Marcus Crowder, theatre critic for the Sacramento Bee, has written extensively on jazz and pop music. He gives credit to his mother - and Miles - for his love of jazz.
I learned to love jazz through my mother and the records she used to play around the house when I was young. I grew up on Billie Holiday, Ella Fitzgerald, Gloria Lynne, The Ramsey Lewis Trio, The Modern Jazz Quartet, Erroll Garner, and Duke Ellington. I can see the record jackets now - Billie's "Lady In Satin," Ramsey's "The In Crowd," "Ella Sings Cole Porter," "Erroll Garner Concert By the Sea," "The Modern Jazz Quartet Plays No Sun in Venice." I played them all trying to understand what she heard in the music.
She told me stories about seeing people play while she lived in New York - a distant other worldly Holiday at a cramped basement club in Harlem, Horace Silver at a regular gig he had around the corner from her apartment, going back stage to meet the elegant Ellington who behaved in a manner befitting his famous moniker. It was romantic and mysterious.
The first jazz concert I saw was at Freeborn Hall, and my mother drove there and dropped me off where I met some friends who brought me back home to Foothill Farms. It was Les McCann and Eddie Harris touring behind the success of their “Swiss Movement” album. The late great Hungarian guitarist Gábor Szabó opened the show.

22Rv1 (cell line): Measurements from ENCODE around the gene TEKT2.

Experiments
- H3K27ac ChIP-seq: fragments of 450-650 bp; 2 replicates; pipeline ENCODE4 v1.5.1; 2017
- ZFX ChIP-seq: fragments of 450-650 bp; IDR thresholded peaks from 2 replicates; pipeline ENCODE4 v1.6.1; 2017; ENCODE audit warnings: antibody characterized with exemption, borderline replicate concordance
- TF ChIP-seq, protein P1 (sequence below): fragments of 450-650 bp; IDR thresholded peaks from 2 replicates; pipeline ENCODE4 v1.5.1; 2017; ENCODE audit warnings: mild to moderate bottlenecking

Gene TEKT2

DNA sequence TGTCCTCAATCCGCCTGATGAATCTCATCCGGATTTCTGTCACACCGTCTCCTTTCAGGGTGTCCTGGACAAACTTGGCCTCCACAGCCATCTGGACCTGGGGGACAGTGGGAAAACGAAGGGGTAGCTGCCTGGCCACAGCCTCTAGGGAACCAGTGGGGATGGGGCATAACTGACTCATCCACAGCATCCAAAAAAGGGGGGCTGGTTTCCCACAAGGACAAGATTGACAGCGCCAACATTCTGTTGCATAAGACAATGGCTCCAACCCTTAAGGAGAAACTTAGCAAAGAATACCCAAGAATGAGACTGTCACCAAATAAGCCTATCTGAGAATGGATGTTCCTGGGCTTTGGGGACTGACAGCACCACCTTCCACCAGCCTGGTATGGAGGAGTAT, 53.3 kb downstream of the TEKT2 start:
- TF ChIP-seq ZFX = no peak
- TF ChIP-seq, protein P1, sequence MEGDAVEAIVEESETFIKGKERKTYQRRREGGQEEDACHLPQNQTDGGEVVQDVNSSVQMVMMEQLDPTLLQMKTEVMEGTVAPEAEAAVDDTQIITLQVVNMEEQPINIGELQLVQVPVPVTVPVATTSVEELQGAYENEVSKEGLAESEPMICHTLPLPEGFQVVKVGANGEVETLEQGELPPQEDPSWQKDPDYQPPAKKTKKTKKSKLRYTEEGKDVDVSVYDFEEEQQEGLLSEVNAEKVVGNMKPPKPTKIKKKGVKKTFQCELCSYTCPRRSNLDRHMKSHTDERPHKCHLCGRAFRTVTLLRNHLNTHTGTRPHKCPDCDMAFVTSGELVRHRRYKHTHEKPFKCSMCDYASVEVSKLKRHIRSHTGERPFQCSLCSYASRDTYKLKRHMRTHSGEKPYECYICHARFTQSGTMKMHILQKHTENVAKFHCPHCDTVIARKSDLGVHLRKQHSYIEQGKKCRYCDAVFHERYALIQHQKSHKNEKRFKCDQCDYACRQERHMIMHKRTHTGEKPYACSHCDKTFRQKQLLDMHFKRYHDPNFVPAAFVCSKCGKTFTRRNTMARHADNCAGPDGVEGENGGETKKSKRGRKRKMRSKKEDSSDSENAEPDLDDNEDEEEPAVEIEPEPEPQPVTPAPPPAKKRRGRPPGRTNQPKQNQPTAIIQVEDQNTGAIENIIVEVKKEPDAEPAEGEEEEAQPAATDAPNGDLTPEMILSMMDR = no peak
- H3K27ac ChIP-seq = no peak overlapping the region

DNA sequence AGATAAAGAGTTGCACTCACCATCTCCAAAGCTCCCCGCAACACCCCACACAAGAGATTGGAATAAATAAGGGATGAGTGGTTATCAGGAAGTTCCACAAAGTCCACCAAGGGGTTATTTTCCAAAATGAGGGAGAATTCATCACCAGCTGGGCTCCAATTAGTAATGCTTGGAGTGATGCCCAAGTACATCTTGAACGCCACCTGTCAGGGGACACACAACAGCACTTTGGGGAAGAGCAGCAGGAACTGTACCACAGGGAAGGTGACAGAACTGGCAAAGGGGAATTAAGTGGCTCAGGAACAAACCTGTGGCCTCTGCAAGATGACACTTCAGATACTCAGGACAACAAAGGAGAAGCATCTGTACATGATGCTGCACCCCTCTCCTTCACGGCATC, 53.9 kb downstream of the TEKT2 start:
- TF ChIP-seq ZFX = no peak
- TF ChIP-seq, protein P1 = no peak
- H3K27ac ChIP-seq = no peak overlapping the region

I remember her coming into my room one day and handing me an album she had just bought. “I think we need to hear what Miles is saying right now,” she said. It was “Bitches Brew.” It’s impossible to underestimate the effect that had on me. I always understood because she was very clear about it that jazz was art created by black people and it was important because of that.
This is part of a series about falling in love with the artform of jazz.
We're inviting you to share your story of how you came to love jazz, in 200 words or less. Email your essay to email@example.com before February 14. We’ll read the top submissions on air and award several prizes.